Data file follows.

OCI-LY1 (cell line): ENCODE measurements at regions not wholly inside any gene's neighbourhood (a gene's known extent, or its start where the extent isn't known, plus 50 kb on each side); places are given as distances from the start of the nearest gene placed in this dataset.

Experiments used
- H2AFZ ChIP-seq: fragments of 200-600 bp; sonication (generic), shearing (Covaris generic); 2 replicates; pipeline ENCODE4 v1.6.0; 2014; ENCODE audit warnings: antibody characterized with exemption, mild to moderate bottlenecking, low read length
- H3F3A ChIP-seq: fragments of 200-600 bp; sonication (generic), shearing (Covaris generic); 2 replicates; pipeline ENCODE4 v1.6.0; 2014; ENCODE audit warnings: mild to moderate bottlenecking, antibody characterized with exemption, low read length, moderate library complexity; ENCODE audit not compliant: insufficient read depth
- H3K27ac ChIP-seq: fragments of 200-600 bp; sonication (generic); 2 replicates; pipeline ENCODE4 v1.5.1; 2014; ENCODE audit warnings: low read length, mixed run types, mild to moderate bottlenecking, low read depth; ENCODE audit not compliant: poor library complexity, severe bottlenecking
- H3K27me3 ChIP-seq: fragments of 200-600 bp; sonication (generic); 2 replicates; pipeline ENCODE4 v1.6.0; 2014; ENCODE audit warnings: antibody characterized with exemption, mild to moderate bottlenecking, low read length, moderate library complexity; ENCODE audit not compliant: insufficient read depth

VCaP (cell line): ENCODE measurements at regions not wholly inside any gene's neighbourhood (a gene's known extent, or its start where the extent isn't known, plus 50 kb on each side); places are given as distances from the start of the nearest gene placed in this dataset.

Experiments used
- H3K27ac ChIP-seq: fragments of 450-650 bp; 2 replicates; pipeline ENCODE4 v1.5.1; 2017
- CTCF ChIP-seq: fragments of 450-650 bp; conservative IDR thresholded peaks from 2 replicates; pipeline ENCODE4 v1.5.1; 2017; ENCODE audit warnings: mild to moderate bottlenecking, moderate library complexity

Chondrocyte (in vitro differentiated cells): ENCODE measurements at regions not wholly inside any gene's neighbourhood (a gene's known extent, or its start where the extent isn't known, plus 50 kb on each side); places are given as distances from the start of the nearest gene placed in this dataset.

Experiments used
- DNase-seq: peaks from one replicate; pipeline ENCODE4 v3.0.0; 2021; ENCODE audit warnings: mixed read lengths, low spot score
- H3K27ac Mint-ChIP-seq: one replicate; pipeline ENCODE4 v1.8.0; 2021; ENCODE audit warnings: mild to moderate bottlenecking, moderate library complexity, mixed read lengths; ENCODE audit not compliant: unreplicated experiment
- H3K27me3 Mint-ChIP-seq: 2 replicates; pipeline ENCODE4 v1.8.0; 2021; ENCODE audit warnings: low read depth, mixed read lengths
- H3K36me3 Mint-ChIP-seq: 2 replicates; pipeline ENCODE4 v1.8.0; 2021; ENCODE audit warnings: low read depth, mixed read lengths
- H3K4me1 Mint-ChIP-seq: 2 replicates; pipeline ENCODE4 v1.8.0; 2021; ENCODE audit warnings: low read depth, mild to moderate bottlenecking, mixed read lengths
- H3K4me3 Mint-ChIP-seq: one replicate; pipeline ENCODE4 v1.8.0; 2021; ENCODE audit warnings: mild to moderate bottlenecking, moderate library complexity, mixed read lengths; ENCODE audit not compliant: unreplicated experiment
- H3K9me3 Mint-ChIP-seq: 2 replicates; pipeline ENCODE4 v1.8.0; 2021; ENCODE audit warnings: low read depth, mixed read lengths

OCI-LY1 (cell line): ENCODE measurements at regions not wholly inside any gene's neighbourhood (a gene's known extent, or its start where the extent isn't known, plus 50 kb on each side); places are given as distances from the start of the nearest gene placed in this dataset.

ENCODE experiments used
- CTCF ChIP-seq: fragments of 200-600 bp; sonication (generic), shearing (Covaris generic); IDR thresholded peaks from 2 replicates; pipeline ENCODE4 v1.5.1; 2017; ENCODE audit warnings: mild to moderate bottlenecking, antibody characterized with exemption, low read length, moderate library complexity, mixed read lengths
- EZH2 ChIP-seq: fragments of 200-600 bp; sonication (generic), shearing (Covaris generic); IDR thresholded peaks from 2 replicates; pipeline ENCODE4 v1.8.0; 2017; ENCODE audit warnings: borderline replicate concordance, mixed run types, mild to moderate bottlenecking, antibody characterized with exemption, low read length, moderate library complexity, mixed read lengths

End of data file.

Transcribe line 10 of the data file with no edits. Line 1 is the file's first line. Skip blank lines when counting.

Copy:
- CTCF ChIP-seq: fragments of 450-650 bp; conservative IDR thresholded peaks from 2 replicates; pipeline ENCODE4 v1.5.1; 2017; ENCODE audit warnings: mild to moderate bottlenecking, moderate library complexity